One of the reasons investing is tricky is because it involves so many factors that we cannot control. One factor is the specific investment itself. In the case of a stock, the share price relies on company management and leadership; manufacturing, marketing and distribution; and balancing expenses with revenues. Another factor is investor and market sentiment, which can change on a dime based on economic uncertainty, the day’s news or a presidential tweet.
Then there’s a third component, which encompasses broader economic events and how they impact investment market fundamentals and the business life cycle. One way we monitor the economy and try to predict market cycles is through economic indicators. These are trackable data points that economists use to get an idea of the direction of specific aspects of the economy.
The following is an overview of regular economic indicators considered reflective of the current economy and indicative of future activity.
Gross Domestic Product (GDP)
GDP measures the total monetary value of all finished goods and services produced in the United States over a specified time period. Economists believe it is the most accurate measure of a country’s overall health.
There are several types of price indexes, which are basically a way of tracking prices – and thus cost increases and decreases – in order to measure inflation. The most popular measure is the Consumer Price Index (CPI). It is published monthly and tracks the prices of a “basket” of many of the most common goods and services that urban consumers buy, including food, transportation, clothing and medical care.
The Producer Price Index is used to help monitor data from a commercial (wholesale) perspective. It tracks product price changes from a cross-section of sectors in the U.S. economy and is published on a monthly basis.
Jobless Claims Report
The jobless report tracks the number of workers who file for unemployment benefits, which tend to increase when the economy slows. The report does not track self-employment, contract or part-time employees (none of who qualify for unemployment benefits). It is published weekly but typically evaluated as a four-week moving average to account for short-term variances.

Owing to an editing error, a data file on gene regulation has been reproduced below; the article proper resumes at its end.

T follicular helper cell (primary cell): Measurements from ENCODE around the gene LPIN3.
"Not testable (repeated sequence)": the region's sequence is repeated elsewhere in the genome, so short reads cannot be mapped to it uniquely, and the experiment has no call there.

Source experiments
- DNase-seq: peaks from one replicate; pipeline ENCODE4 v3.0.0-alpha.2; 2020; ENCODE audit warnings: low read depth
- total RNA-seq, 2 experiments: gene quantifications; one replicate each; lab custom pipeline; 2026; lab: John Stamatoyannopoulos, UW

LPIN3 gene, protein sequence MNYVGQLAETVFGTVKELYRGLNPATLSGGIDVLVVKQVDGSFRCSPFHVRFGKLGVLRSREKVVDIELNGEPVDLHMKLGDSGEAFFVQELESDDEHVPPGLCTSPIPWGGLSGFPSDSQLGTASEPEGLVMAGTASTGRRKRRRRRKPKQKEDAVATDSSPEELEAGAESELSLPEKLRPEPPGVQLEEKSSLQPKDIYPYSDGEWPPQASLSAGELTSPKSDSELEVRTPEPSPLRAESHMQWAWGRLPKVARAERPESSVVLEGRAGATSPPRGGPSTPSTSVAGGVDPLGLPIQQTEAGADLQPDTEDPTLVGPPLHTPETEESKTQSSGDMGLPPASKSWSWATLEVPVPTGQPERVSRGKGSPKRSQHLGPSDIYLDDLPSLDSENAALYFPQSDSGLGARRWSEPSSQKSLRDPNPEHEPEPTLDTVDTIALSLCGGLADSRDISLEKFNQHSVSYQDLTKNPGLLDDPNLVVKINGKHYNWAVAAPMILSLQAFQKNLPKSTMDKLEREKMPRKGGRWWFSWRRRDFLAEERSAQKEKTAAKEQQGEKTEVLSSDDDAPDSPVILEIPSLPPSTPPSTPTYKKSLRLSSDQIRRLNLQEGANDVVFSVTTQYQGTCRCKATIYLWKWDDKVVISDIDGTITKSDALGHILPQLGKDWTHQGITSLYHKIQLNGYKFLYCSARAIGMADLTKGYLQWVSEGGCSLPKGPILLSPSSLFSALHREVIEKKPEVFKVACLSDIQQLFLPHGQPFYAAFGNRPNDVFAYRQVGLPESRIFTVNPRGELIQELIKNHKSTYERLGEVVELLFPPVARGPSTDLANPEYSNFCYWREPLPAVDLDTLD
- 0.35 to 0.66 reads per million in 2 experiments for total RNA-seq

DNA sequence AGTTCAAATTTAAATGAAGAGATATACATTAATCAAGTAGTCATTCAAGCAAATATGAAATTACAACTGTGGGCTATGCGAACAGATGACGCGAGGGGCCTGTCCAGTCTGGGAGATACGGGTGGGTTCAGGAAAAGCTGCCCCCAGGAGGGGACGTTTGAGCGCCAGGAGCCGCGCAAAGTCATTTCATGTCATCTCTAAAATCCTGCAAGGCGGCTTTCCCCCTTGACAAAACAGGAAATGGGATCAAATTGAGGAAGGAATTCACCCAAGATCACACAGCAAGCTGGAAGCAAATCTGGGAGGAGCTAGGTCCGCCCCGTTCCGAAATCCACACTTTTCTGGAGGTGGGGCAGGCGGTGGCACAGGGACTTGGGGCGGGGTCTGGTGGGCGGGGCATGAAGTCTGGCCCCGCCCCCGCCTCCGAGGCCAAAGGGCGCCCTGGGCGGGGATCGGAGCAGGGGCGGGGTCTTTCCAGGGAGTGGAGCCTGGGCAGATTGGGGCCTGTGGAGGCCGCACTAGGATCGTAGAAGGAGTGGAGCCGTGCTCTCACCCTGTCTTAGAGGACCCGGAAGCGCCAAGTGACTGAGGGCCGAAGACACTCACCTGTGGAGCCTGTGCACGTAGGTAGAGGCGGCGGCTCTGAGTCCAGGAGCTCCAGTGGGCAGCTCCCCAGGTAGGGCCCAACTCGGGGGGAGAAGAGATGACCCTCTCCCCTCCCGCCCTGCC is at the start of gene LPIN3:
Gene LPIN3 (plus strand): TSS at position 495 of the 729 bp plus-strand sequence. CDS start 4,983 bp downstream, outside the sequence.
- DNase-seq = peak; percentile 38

The New Residential Housing Construction Report tracks the number of new building permits issued, which indicates increases or decreases in new construction activity. For reference, new construction usually picks up during the early expansion phase of the business cycle. This housing report generally refers to supply, while the Existing Home Sales Report, compiled by the National Association of Realtors, reflects the current demand for home sales. When viewed together, they offer a balanced assessment of the housing sector.
Because consumer perspective can influence market fundamentals, economists track what is called a Consumer Confidence Index (CCI) that measures the general outlook of the American population. The CCI monitors a sample of 5,000 U.S. households with regard to consumer spending, which represents 70 percent of the economy. A rise in consumer confidence is typically viewed as a positive indicator for strong economic growth.
The Purchasing Managers’ Index (PMI) gauges the confidence level of businesses, based on their spending patterns with regard to new orders, inventory levels, production, supplier deliveries and employment. The PMI is comprised of a sample of 300 purchasing executives in the manufacturing sector. For reference, an increase in new orders typically indicates a rise in prices, while a decrease points to a drop in prices. This indicator is generally used to anticipate GDP growth.
There are dozens of key economic indicators that signal changes in the direction of the economy. These regular reports help investors, market analysts and wealth managers make day-to-day buy and sell investment decisions.